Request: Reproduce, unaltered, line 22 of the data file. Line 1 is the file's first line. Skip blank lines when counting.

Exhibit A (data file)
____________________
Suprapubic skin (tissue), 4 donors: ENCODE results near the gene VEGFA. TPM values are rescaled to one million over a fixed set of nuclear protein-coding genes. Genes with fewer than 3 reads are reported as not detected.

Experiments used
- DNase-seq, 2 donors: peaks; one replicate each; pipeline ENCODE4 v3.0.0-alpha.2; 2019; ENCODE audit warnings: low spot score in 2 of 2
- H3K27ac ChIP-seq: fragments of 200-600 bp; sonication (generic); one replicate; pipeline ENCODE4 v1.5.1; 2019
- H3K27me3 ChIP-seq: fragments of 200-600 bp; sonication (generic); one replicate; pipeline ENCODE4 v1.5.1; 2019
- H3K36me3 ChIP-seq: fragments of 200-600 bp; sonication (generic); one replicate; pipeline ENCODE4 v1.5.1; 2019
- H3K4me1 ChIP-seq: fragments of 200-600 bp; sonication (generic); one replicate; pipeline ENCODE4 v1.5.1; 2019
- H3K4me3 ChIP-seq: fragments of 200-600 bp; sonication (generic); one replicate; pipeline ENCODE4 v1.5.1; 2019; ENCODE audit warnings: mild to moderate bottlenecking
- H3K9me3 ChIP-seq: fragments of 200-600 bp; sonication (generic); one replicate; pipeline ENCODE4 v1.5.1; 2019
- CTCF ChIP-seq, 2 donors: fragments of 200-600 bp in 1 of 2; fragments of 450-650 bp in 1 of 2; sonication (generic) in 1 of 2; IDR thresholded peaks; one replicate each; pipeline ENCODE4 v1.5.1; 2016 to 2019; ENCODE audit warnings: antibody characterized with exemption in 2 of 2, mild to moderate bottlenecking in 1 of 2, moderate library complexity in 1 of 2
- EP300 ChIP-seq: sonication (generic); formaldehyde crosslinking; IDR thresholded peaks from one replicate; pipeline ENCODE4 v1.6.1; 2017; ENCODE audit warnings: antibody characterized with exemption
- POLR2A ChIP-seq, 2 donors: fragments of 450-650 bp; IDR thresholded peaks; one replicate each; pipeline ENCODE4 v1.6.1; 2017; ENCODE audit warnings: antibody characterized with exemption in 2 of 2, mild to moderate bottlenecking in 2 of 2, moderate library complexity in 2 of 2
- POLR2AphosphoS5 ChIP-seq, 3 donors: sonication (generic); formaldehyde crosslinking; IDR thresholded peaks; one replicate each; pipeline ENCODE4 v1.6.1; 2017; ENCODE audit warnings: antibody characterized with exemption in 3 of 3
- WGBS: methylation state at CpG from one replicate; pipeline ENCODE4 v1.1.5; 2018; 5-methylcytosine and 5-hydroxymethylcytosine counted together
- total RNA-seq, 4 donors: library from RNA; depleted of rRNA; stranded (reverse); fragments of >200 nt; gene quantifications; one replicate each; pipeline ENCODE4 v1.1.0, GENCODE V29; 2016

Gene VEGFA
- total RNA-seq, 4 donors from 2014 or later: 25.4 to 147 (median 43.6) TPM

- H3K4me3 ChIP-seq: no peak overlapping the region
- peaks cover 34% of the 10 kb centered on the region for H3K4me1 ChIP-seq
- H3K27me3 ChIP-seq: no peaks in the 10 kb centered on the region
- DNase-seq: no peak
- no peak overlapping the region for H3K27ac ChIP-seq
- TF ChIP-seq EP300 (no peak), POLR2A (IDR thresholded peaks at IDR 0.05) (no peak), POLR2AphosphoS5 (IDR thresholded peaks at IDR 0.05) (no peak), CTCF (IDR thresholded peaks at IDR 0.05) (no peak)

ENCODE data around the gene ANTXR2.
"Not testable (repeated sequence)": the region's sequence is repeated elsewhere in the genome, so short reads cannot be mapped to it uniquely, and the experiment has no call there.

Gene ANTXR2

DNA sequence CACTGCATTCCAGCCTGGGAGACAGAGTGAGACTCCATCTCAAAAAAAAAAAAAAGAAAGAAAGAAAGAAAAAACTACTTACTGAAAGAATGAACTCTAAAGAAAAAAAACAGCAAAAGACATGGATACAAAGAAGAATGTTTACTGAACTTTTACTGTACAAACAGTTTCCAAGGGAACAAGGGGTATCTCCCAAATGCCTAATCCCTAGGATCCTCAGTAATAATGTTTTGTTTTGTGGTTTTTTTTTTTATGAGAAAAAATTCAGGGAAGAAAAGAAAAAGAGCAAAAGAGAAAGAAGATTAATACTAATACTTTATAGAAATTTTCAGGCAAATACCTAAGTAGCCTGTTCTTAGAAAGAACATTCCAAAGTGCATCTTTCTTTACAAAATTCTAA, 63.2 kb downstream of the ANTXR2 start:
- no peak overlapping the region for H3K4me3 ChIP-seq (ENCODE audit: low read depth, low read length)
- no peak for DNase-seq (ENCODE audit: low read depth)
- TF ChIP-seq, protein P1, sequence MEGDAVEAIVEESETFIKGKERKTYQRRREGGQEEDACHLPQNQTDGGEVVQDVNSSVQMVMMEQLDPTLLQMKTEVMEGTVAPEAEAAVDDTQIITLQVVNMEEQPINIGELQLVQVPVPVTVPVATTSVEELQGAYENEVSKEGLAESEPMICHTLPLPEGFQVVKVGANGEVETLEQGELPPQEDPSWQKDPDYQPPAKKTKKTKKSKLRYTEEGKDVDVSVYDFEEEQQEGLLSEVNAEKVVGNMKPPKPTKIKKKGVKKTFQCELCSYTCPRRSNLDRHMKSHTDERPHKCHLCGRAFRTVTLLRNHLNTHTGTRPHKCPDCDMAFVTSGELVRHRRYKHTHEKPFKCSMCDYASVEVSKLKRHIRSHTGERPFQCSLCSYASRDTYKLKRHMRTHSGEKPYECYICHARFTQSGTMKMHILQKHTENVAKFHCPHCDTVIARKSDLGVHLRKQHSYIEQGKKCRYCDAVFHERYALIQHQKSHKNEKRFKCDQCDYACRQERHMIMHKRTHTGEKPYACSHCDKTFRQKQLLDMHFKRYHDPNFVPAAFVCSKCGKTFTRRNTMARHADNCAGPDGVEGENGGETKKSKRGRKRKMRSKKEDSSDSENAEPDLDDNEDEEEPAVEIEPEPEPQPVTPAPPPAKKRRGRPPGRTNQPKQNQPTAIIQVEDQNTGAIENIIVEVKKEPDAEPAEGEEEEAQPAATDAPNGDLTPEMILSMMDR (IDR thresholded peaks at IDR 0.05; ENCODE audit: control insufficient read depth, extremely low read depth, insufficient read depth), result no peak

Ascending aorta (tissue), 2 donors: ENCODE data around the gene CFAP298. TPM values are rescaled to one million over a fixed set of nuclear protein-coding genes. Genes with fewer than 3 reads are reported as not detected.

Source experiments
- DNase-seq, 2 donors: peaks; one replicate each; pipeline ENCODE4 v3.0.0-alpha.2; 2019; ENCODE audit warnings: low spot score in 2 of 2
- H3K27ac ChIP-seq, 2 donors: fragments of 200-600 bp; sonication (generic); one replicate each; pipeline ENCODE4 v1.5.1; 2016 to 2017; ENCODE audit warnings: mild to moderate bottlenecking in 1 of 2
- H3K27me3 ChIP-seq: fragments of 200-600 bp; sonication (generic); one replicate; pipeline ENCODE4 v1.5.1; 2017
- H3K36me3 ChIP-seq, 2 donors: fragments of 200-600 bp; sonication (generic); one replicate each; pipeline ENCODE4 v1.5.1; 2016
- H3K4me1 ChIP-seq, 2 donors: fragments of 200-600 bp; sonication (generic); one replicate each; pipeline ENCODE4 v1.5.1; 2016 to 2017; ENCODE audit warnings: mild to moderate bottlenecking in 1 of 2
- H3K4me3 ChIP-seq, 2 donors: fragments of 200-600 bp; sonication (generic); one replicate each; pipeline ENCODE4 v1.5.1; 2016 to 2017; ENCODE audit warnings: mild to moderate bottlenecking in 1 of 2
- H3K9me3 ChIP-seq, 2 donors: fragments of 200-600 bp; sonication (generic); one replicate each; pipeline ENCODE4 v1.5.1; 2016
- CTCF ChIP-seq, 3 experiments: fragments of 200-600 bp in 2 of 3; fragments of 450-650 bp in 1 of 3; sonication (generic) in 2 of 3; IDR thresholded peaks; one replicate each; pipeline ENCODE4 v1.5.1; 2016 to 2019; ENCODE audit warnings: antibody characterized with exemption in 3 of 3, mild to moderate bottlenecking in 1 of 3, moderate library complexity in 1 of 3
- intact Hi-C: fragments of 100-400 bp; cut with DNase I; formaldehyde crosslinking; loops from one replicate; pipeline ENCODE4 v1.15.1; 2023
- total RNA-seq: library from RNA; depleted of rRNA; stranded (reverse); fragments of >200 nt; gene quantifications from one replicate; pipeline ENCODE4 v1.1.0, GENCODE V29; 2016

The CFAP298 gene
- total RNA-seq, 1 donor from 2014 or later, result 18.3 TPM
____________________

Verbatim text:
- no peak overlapping the region for H3K27ac ChIP-seq